The US is smack in the middle of two major demographic shifts: it’s aging, and at the same time it’s getting more racially and ethnically diverse. We’ve already discussed the effects of aging on driving: as the baby boomers move towards retirement they’ll drive less, and we can expect per capita vehicle travel to fall as a result.

But how will diversity trends—particularly the increasing numbers of Latinos in the US—affect the nation’s driving patterns in years to come? This study, by researchers from the Southern California Association of Governments, argues that increasing diversity will alter driving habits every bit as profoundly as will generational shifts. And the 2009 National Household Travel Survey offers some support for that claim, since it shows that African Americans and Latinos drive much less than do non-Hispanic whites. (Click on the chart for a more legible version.)

But I’m not sure I buy it—not completely, at least. As far as I can tell, the California researchers looked narrowly at race and ethnicity, without factoring in the effects of income or neighborhoods on driving habits. But diving into the numbers a bit, it looks to me as if income inequality, rather than diversity, is the real trend to watch.

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  • The NHTS allows you to compare people in similar circumstances—say, folks with the same household income, or who live in neighborhoods with similar densities. And when I do that, the vehicle travel differences among races and ethnicities mostly melt away: middle-income African Americans who live in a medium-density neighborhood, for example, drive almost exactly the same amount as similarly situated whites.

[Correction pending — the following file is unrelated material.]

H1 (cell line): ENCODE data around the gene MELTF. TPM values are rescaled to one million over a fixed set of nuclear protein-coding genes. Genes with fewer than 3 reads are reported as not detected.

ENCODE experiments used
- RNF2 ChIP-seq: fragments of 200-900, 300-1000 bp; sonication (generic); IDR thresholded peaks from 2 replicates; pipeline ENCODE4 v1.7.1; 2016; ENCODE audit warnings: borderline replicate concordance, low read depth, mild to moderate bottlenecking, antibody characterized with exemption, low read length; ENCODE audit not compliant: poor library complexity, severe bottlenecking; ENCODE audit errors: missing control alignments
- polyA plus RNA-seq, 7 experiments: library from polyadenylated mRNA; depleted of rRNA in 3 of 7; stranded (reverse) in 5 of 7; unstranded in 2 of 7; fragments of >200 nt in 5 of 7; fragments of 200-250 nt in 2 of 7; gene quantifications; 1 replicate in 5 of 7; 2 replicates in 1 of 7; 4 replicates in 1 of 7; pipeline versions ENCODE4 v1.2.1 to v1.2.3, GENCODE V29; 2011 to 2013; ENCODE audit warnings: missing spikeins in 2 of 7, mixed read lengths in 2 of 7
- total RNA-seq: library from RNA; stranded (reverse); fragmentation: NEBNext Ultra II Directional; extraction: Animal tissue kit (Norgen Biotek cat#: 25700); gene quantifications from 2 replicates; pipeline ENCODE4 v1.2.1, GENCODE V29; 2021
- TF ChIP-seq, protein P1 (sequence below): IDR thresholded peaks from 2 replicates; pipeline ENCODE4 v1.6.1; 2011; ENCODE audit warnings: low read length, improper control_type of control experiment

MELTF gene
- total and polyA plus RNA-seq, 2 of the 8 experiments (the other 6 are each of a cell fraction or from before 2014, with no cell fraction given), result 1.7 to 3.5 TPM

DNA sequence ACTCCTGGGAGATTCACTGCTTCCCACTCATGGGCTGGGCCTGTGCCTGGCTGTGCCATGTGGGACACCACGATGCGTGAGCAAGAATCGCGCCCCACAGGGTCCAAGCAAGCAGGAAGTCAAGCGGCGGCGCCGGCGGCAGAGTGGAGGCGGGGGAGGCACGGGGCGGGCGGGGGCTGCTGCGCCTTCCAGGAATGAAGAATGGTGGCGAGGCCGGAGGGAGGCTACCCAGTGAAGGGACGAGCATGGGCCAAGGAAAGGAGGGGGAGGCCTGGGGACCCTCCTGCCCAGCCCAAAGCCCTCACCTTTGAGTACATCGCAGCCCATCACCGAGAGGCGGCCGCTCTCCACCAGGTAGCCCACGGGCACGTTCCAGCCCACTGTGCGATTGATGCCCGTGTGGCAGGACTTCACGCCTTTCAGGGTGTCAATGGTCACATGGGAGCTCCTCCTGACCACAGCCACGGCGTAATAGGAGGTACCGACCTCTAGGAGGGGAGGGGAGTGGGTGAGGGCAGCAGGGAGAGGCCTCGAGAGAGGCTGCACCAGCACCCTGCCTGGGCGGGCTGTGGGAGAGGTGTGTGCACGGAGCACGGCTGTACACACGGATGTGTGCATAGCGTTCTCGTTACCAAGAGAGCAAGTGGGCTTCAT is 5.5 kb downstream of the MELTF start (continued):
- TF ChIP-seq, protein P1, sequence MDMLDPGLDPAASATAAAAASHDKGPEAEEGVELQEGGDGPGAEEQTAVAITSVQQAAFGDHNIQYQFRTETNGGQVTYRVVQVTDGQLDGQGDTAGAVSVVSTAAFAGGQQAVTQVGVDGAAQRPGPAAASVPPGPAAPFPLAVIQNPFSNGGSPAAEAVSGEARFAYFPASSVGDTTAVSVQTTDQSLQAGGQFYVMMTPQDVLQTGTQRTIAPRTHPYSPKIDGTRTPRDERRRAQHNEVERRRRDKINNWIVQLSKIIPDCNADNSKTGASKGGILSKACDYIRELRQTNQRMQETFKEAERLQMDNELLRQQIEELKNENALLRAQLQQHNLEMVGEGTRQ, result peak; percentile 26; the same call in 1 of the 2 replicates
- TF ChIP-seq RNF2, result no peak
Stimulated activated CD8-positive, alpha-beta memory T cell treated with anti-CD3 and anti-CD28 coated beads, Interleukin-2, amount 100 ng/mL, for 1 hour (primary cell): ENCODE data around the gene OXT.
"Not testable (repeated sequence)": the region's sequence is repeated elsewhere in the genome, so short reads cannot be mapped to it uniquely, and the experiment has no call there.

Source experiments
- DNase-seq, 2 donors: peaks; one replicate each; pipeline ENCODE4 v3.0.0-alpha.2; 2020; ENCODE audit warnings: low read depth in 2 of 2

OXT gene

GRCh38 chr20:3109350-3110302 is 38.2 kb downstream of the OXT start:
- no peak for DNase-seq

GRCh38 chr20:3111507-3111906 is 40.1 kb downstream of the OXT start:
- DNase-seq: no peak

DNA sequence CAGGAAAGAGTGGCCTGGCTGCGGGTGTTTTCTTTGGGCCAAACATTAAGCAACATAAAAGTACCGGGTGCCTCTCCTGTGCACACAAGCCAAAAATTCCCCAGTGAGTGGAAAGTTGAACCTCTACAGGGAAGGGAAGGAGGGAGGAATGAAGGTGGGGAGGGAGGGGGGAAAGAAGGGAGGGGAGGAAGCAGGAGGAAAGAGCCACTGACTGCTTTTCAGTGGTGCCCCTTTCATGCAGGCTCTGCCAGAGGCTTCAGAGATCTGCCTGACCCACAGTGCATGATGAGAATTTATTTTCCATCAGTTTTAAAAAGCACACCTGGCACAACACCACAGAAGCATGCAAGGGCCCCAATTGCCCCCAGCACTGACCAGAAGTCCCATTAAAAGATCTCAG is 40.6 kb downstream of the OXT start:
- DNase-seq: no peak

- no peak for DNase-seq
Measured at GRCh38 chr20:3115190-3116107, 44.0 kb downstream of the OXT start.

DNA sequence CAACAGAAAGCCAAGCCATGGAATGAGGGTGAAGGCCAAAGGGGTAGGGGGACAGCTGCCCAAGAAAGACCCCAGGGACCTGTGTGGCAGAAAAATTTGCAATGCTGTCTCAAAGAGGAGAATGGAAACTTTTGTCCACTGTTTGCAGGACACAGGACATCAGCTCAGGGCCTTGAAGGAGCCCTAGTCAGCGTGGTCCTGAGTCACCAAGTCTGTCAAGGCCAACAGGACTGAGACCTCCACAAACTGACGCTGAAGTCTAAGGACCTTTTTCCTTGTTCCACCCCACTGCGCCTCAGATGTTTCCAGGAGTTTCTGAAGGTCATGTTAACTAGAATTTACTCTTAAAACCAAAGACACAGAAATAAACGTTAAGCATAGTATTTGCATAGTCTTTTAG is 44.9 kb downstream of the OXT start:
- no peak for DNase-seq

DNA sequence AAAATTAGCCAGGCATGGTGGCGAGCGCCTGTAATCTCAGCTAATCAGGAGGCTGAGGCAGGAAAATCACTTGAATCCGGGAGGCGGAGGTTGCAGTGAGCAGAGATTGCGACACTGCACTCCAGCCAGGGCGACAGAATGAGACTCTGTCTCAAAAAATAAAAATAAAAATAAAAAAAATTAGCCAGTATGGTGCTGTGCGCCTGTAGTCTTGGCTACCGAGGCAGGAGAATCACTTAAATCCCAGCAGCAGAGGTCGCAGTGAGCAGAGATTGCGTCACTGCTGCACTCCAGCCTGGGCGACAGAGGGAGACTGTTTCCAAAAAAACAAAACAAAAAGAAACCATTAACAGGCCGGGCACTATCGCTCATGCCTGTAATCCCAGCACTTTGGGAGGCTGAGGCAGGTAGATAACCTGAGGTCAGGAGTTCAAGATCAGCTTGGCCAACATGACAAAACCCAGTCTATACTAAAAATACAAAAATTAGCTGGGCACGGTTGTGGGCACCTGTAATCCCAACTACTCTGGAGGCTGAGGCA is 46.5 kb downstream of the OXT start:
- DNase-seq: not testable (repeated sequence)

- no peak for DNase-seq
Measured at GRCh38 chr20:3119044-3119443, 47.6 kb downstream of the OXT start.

Looking across the full range of incomes and neighborhood densities, Latinos and African Americans wind up driving just a tad less than non-Hispanic whites.  But what really affects driving is where you live and how much you earnnot your heritage or the color of your skin.

    Of course, I’d need to do a much more sophisticated analysis to fully untangle the effects of income, neighborhood, and other demographic factors on driving. That’s somewhat tricky, because the NHTS is known to under-sample low-income households, and its information on lower-income minority populations is particularly spotty. But in my brief look at the numbers, the effects of income and neighborhoods (controlling for race and ethnicity) seemed profound; but the effects of race and ethnicity (controlling for income and neighborhoods) seemed minor.

    But that points to a major question for the future. Right now, Latinos tend to drive less than non-Hispanic whites mostly because Latinos earn less. And if these income differences persist, the growth of the nation’s Latino population really could have a profound impact on driving patterns—not for any cultural reasons, but simply because folks who are struggling economically simply can’t afford to spend as much on cars and gas.

    But that’s not just true for Latinos—it’s true for everyone. If lower-income families lose ground, and if the earning power of the middle class stagnates or declines, then economic trends will put downward pressure on driving. Conversely, if economic trends reverse, and lower-income folks find greater success in increasing their after-tax incomes, we could find that driving rates get a boost.

    Either way, the real trends to watch are related to income inequality, not changes in the racial or ethnic makeup of the country.